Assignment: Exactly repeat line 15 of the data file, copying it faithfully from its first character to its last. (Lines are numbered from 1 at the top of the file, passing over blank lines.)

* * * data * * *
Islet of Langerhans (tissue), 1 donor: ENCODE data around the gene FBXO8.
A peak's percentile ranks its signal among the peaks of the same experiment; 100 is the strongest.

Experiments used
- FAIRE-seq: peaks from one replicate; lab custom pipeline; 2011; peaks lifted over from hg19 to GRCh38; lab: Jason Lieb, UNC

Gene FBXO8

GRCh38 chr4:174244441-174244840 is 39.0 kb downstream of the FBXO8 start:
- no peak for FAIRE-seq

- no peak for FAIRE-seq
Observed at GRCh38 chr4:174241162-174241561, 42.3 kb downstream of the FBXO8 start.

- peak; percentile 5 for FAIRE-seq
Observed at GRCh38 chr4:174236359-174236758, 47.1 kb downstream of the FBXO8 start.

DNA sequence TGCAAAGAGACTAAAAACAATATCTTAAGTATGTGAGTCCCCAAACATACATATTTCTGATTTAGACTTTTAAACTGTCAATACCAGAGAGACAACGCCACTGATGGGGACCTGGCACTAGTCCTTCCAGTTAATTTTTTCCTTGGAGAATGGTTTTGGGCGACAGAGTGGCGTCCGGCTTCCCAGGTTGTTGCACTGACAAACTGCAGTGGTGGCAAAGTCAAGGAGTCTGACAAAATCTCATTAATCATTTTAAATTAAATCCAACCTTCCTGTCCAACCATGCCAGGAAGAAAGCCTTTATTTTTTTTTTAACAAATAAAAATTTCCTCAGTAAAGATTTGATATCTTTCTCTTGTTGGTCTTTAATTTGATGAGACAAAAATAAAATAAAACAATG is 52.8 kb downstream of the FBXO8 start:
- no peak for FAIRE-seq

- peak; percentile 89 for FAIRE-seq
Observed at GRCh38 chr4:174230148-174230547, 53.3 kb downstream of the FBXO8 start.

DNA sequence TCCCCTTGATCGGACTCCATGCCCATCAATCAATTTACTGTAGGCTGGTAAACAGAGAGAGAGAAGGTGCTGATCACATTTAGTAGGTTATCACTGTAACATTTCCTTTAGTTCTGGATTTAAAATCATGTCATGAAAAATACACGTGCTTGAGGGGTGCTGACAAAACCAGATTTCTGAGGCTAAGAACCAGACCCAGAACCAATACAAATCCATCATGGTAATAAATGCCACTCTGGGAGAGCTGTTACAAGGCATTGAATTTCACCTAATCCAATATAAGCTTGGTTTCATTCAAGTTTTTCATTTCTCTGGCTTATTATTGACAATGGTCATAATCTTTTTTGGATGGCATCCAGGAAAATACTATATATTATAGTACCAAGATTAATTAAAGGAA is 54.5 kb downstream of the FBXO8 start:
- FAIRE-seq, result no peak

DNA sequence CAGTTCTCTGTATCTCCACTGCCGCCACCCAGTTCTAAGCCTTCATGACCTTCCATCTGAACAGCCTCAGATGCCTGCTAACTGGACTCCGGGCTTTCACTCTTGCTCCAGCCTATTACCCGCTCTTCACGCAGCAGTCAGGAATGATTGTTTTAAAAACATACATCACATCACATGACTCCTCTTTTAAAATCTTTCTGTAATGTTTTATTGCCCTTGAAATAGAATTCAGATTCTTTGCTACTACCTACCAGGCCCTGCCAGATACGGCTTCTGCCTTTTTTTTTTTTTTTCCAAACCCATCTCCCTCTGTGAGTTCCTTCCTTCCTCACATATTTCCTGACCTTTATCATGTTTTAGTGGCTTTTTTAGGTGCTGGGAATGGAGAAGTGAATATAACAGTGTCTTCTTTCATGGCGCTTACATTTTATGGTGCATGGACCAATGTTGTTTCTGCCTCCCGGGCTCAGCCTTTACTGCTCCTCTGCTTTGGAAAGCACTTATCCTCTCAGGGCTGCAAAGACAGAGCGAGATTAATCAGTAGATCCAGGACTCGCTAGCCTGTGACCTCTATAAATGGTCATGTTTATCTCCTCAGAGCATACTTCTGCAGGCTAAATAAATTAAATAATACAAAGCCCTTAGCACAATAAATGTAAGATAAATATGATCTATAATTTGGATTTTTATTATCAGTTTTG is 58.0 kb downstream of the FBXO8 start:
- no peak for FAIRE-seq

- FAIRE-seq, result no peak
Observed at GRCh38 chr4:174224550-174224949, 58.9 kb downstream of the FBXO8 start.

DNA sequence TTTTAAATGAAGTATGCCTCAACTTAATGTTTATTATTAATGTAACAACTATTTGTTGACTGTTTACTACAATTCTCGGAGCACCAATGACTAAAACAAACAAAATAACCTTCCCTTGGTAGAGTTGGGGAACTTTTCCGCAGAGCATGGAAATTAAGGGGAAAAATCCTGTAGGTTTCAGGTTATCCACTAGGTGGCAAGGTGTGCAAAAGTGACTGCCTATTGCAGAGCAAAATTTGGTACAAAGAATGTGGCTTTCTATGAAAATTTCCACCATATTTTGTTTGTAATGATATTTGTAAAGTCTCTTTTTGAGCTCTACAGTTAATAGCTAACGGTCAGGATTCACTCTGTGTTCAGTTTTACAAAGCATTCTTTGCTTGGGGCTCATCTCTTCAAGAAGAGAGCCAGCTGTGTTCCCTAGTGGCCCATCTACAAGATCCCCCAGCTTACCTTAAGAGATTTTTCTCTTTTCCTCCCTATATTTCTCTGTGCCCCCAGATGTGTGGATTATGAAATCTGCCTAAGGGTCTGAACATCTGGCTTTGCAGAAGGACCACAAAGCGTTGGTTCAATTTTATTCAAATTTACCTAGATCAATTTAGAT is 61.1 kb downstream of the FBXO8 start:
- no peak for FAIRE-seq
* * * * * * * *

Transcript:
Observed at GRCh38 chr4:174230148-174230547, 53.3 kb downstream of the FBXO8 start.